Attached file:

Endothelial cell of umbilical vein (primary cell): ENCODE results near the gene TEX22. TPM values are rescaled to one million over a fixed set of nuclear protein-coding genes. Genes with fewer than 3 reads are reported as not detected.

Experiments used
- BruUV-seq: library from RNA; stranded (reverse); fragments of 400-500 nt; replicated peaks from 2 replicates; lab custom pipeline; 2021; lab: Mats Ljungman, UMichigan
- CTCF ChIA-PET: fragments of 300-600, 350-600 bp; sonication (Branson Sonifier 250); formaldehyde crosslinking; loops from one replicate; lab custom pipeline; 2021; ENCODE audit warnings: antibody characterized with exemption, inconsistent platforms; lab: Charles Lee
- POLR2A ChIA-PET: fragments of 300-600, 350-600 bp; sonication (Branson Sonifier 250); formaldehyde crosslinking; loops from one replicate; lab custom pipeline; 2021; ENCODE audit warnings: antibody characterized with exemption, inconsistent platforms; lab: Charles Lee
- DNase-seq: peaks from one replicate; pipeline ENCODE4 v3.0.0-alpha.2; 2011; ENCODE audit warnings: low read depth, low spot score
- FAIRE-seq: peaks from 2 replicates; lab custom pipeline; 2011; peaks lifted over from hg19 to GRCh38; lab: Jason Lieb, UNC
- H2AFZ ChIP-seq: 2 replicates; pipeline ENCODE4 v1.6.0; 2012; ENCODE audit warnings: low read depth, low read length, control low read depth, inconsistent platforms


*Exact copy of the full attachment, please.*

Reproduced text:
Endothelial cell of umbilical vein (primary cell): ENCODE results near the gene TEX22. TPM values are rescaled to one million over a fixed set of nuclear protein-coding genes. Genes with fewer than 3 reads are reported as not detected.

Experiments used
- BruUV-seq: library from RNA; stranded (reverse); fragments of 400-500 nt; replicated peaks from 2 replicates; lab custom pipeline; 2021; lab: Mats Ljungman, UMichigan
- CTCF ChIA-PET: fragments of 300-600, 350-600 bp; sonication (Branson Sonifier 250); formaldehyde crosslinking; loops from one replicate; lab custom pipeline; 2021; ENCODE audit warnings: antibody characterized with exemption, inconsistent platforms; lab: Charles Lee
- POLR2A ChIA-PET: fragments of 300-600, 350-600 bp; sonication (Branson Sonifier 250); formaldehyde crosslinking; loops from one replicate; lab custom pipeline; 2021; ENCODE audit warnings: antibody characterized with exemption, inconsistent platforms; lab: Charles Lee
- DNase-seq: peaks from one replicate; pipeline ENCODE4 v3.0.0-alpha.2; 2011; ENCODE audit warnings: low read depth, low spot score
- FAIRE-seq: peaks from 2 replicates; lab custom pipeline; 2011; peaks lifted over from hg19 to GRCh38; lab: Jason Lieb, UNC
- H2AFZ ChIP-seq: 2 replicates; pipeline ENCODE4 v1.6.0; 2012; ENCODE audit warnings: low read depth, low read length, control low read depth, inconsistent platforms